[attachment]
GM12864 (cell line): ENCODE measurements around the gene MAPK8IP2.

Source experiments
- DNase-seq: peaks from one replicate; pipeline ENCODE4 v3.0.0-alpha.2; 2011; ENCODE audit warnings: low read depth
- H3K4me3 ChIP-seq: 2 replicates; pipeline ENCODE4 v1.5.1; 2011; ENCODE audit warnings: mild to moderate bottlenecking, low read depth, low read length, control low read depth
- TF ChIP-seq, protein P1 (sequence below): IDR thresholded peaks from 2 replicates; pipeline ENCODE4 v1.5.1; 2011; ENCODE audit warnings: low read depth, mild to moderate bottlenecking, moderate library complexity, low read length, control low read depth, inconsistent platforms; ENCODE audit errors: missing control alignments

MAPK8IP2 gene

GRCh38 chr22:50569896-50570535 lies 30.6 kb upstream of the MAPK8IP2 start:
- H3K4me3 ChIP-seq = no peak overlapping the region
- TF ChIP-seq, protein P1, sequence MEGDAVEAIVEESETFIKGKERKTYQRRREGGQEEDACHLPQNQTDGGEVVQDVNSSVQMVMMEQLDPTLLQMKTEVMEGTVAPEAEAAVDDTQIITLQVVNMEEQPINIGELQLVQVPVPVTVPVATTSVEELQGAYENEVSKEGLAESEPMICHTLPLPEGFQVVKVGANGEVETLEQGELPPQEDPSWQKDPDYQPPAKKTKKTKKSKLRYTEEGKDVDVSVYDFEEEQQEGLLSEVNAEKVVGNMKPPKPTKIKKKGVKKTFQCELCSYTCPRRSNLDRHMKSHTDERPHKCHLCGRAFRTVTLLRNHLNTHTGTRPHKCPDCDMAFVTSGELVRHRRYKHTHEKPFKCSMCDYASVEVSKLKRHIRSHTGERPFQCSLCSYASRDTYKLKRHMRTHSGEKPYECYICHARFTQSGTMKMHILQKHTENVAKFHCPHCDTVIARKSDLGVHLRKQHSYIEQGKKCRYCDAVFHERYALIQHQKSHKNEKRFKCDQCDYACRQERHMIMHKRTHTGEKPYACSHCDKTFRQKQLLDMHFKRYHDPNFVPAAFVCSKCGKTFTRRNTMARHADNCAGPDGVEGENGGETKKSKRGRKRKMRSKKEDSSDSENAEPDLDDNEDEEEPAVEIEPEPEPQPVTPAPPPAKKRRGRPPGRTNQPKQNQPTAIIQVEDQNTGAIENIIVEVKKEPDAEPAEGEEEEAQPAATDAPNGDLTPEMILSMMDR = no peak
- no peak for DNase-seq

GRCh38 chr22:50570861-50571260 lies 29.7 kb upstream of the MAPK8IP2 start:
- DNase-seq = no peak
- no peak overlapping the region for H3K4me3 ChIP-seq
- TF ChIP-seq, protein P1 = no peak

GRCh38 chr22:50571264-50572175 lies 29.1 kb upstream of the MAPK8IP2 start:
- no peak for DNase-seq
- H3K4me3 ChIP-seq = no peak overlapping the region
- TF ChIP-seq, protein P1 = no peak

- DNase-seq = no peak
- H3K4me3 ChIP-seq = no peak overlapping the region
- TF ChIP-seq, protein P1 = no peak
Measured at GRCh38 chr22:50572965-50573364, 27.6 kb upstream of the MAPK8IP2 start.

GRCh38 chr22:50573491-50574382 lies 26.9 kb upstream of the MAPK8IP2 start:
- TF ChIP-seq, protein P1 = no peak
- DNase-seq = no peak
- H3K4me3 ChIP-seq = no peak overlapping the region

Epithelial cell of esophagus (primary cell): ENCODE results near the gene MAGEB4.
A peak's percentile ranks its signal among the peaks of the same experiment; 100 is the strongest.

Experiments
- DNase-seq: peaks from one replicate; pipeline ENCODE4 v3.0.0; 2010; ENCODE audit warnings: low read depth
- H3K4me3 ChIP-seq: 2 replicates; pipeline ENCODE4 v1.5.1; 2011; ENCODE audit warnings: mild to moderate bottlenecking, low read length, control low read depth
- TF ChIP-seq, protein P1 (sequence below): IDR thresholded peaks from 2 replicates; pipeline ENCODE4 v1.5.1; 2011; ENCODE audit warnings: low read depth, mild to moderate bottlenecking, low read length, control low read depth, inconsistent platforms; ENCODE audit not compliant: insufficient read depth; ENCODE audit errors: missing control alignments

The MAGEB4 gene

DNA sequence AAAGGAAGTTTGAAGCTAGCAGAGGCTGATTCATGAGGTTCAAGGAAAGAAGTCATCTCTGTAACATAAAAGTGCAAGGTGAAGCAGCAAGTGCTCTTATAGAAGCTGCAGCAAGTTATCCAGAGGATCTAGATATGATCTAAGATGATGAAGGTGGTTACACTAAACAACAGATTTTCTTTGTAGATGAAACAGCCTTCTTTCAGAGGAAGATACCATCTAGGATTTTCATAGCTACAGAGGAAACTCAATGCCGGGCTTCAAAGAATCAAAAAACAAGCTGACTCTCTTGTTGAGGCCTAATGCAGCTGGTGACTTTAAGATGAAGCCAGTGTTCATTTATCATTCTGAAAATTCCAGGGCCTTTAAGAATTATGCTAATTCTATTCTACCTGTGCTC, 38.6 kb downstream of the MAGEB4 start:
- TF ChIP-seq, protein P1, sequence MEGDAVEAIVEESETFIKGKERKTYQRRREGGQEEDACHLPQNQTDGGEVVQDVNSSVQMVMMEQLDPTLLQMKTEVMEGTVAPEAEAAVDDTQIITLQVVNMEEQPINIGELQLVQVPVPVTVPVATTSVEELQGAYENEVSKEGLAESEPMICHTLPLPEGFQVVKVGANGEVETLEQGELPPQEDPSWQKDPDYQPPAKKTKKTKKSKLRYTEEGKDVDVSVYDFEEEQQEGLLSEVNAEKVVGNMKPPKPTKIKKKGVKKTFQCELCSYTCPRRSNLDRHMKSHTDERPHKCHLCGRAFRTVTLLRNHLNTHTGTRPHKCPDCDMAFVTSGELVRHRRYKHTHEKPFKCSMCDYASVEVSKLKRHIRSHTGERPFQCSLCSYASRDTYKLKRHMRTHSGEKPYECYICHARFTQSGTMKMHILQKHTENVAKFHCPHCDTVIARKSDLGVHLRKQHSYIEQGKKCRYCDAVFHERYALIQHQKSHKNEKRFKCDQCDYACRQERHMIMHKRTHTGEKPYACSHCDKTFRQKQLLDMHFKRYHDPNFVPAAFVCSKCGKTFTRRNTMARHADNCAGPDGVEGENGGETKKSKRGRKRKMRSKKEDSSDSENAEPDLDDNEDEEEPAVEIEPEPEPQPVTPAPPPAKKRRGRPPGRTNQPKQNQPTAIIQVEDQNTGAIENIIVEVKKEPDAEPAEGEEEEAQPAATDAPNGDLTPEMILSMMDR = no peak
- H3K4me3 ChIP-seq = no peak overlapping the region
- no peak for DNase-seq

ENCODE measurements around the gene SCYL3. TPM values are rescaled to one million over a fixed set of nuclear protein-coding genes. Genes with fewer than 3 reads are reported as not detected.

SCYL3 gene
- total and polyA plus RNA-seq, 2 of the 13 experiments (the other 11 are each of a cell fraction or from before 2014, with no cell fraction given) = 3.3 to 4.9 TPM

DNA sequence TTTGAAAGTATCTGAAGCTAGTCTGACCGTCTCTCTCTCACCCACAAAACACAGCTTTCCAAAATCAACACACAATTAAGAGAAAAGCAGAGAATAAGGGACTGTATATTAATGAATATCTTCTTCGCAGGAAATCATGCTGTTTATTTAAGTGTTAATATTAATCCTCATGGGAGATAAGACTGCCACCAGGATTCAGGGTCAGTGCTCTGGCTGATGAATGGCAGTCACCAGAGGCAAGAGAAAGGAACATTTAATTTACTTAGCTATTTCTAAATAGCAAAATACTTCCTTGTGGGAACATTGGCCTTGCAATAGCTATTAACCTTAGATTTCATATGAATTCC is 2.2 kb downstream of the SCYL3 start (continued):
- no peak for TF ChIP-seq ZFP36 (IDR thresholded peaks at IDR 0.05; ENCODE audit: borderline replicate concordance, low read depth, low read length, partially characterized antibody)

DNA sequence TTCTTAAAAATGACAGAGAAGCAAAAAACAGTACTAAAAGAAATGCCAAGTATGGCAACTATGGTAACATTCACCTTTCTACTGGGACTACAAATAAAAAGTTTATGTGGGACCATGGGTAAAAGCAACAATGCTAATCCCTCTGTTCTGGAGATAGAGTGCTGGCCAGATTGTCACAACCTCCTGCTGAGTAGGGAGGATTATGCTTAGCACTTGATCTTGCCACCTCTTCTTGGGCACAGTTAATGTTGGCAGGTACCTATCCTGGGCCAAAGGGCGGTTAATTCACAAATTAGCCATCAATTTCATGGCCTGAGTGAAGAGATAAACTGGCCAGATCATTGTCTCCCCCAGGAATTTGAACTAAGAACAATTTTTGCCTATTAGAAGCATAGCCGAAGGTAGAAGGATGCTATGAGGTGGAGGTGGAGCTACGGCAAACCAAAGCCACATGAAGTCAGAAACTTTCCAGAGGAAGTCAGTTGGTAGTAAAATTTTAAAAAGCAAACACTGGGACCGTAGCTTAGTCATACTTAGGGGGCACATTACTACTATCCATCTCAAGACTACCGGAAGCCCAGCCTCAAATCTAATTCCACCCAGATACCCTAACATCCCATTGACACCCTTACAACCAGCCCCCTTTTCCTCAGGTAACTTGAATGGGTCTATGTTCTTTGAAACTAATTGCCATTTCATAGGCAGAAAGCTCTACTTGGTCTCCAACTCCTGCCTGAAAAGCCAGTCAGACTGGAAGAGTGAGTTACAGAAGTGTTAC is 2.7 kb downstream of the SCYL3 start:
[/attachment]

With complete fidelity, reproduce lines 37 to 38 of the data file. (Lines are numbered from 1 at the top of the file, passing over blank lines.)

- no peak for DNase-seq

ENCODE measurements around the gene SCYL3. TPM values are rescaled to one million over a fixed set of nuclear protein-coding genes. Genes with fewer than 3 reads are reported as not detected.